The Super Bowl Champion Indianapolis Colts have no lack of star power. Offensively, they have one of the best quarterbacks ever to play the game, surrounded by two potential hall-of-famer's on the outside, a tight end who will be a Pro-Bowler, and one of the game's best running backs. On defense, Indianapolis has superstar pass rusher Dwight Freeney and star strong safety Bob Sanders. A guy that can play a huge role in Monday's game that nobody seems to mention is linebacker Gary Brackett.
Gary Brackett has been overlooked, not only for most of his pro career, but all along the way. Brackett is an undersized linebacker at just 5'11", 235 lbs., and didn't get many scholarship offers when he was coming out of high school. Brackett landed at Rutgers University, and was forced to make the team as a walk-on. After four solid years, Brackett was again overlooked at draft time, and had to earn a spot with the Indianapolis Colts in 2003 as an undrafted free agent rookie, which is exactly what he did.
Recently, Colt Power's Ed Thompson interviewed Gary and asked him about his Super Bowl experience--
"I think when you accomplish what we did last year, you just have to appreciate the journey. For me, that's been walking-on in college, five years in the league and having the opportunity to play on one of the biggest stages in sports. Getting there, convincing myself that this opportunity doesn't happen often and I really need to make the most of it. So for me it was really just trying to go out there and play hard and play a game that when I get older I can say I did everything I could to get a championship ring--and it came to fruition."
Brackett played sparingly in his first two seasons in the league, but he made a difference whenever he found his way to the playing field. Despite starting just one game in his first two seasons, Brackett intercepted three balls from his linebacker spot and returned one for a touchdown. Gary Brackett finally found his way into the starting lineup in 2005, and had a fantastic year, with 127 tackles, three passes defensed, and three interceptions. To prove that he wasn't just a one-year wonder, Brackett added 120 more tackles in 2006, and two more pass defenses.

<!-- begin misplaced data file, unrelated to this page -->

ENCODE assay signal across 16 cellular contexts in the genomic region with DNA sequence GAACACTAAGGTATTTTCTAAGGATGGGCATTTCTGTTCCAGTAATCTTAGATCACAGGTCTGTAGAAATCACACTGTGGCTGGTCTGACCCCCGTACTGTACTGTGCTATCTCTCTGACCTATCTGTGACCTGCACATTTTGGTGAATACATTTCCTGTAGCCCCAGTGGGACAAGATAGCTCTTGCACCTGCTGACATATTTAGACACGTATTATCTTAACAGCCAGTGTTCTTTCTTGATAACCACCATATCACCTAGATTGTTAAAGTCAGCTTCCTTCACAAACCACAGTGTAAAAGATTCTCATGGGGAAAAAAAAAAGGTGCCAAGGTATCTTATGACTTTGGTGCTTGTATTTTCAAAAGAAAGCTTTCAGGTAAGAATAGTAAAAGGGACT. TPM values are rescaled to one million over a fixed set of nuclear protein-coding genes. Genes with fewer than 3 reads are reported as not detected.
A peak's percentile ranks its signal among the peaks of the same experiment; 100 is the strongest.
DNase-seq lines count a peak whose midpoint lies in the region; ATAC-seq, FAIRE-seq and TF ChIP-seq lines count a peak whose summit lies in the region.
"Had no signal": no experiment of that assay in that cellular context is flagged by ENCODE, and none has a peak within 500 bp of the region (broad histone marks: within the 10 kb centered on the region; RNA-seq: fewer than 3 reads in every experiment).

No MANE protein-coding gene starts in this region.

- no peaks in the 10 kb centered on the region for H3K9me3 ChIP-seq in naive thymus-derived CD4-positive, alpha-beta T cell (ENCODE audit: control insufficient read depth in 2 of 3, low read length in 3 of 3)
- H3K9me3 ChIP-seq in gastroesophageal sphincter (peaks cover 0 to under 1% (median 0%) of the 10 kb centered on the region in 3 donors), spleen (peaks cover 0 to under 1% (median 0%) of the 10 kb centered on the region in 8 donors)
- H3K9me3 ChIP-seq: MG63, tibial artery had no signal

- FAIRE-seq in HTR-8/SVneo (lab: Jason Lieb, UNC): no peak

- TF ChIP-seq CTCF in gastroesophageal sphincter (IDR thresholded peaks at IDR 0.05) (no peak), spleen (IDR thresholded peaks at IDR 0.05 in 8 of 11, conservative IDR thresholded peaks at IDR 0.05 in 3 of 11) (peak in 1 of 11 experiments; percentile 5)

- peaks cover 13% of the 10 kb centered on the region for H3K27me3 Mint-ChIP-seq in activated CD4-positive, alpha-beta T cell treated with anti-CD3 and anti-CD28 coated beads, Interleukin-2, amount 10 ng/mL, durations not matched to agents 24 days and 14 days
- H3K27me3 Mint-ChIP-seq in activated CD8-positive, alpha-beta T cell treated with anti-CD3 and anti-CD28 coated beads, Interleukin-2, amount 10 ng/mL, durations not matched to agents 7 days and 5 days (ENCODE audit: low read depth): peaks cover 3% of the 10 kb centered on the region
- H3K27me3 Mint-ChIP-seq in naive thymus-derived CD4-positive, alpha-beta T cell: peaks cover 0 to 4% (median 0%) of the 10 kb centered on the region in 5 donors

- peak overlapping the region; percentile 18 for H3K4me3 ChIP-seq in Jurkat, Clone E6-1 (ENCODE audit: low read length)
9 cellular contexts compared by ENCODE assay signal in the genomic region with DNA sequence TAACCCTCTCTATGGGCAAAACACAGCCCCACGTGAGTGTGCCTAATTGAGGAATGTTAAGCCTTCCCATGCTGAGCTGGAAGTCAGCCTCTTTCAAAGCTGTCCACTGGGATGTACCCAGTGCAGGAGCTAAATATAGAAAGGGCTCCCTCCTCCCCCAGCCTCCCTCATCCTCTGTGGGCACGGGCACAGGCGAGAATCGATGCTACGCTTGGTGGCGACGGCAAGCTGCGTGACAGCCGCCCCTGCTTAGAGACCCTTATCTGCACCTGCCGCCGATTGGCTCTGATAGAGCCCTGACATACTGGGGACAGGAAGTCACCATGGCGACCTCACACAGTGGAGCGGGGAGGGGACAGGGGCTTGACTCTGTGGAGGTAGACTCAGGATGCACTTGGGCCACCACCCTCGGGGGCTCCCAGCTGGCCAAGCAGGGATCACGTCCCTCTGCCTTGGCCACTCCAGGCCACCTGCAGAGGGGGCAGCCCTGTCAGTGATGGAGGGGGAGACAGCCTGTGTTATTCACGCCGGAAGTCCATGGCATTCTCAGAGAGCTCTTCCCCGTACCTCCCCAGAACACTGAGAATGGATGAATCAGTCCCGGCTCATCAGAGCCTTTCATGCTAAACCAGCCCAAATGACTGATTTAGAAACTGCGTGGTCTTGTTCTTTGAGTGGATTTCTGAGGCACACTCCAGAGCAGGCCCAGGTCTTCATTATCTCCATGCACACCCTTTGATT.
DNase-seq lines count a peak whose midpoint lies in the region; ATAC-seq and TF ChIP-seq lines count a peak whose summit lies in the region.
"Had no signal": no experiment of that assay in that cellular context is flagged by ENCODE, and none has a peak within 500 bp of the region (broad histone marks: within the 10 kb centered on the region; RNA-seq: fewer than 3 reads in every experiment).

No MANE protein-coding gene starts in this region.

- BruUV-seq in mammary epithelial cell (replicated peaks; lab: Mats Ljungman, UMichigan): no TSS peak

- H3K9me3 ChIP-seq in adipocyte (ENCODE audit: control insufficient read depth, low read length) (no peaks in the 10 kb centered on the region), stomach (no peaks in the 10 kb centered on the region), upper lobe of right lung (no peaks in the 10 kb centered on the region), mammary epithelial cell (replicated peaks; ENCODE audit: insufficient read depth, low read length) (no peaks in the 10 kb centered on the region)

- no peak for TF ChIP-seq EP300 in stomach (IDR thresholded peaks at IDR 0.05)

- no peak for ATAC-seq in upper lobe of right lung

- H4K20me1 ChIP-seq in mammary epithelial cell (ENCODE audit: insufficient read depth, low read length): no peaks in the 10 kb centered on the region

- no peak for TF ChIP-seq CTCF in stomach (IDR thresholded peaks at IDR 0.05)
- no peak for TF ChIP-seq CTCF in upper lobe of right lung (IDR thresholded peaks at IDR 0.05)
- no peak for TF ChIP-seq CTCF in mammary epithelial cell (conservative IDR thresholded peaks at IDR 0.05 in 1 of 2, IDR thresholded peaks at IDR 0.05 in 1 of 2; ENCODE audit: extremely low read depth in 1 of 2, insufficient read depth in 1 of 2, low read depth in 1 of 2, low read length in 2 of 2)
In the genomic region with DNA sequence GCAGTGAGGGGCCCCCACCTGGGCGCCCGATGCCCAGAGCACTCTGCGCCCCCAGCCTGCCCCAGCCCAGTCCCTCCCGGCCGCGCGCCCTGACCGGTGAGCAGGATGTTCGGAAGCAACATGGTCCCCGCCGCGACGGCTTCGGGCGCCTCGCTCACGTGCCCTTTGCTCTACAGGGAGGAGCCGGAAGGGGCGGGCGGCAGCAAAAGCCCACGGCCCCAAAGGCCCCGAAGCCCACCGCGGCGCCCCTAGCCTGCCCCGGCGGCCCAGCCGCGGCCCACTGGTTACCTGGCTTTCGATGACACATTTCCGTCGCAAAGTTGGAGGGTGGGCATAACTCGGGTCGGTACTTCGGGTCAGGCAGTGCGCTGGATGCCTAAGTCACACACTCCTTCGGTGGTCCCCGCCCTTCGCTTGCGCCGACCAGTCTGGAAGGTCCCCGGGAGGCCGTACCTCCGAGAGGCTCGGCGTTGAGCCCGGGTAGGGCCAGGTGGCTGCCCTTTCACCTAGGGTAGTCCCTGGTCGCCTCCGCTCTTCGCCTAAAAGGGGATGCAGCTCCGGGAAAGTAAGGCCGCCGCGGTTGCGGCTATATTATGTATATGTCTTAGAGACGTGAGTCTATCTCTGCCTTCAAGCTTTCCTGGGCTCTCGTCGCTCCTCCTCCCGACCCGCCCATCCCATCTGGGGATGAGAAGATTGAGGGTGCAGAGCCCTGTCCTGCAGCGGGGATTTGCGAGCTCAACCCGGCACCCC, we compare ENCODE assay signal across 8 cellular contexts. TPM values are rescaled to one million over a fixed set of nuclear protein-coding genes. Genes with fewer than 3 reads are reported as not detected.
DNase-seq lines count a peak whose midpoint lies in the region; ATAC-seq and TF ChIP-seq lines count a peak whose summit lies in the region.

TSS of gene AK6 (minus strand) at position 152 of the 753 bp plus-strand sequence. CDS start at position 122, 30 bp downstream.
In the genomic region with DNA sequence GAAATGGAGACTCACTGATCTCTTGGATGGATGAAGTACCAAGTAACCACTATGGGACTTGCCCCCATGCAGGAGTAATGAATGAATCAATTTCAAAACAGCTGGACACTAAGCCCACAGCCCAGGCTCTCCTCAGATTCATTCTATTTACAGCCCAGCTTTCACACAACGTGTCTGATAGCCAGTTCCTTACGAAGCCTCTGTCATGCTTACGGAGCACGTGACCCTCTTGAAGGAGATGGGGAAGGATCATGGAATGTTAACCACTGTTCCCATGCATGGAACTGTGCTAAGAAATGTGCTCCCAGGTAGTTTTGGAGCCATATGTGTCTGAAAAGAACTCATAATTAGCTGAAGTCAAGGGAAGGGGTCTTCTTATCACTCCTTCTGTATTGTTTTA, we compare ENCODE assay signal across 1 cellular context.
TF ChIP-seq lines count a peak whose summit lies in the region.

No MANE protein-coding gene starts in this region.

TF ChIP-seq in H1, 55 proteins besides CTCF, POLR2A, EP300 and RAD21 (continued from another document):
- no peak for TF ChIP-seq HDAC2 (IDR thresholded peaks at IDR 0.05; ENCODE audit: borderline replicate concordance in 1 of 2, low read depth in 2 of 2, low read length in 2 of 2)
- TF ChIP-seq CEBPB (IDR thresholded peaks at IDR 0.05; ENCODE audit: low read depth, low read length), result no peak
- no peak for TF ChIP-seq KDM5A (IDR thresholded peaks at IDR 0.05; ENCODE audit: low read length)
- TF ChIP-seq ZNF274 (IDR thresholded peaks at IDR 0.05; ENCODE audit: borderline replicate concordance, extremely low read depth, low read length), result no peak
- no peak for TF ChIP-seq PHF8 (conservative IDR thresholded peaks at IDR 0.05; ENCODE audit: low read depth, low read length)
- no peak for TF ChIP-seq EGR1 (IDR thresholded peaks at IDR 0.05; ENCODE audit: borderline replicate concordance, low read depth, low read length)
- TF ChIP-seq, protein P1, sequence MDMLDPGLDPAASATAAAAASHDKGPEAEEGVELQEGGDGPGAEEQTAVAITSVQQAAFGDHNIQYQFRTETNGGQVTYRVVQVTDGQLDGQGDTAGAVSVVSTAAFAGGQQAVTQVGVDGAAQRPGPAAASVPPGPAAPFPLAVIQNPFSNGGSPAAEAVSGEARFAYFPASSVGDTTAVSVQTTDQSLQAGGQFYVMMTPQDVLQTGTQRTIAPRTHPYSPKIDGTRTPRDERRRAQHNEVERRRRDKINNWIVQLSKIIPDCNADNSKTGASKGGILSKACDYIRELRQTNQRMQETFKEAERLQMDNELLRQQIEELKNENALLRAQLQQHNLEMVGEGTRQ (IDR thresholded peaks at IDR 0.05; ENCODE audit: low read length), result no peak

Gary Brackett talked about some of his duties at middle linebacker in his interview with Ed Thompson--
"One, I'm the middle linebacker, so I'm calling the plays and getting everyone lined up. But it's also a lot of pre-snap communication. One thing with our defense is you never know what their offense is doing, but you can prepare yourself. Out of certain formations they have tendencies to run and do certain plays, so just alerting everyone to that so when a play starts to develop guys have already been alerted to some things. Part of being a good football player is knowing the area the offense wants to touch."
This season, Brackett is once again playing at a high level, even if not many people are noticing. Gary has 36 tackles, one pass defense, and one interception, in just five games, and is leading the Colts line backing corps in tackles. Brackett has helped turn what was once a laughing stock of a defense to a top ten unit, and he will likely make some big plays in Jacksonville next Monday.
Charlie Bernstein is the Editor-in-Chief of Jagnation.com, and a regular syndicated contributor to FoxSports.com, Sirius NFL Radio, and Sportsillustated.com. Charlie is also a member of the Pro Football Writers Association, and is a columnist for the New Smyrna Observer.
Flying Under the Radar: Gary Brackett
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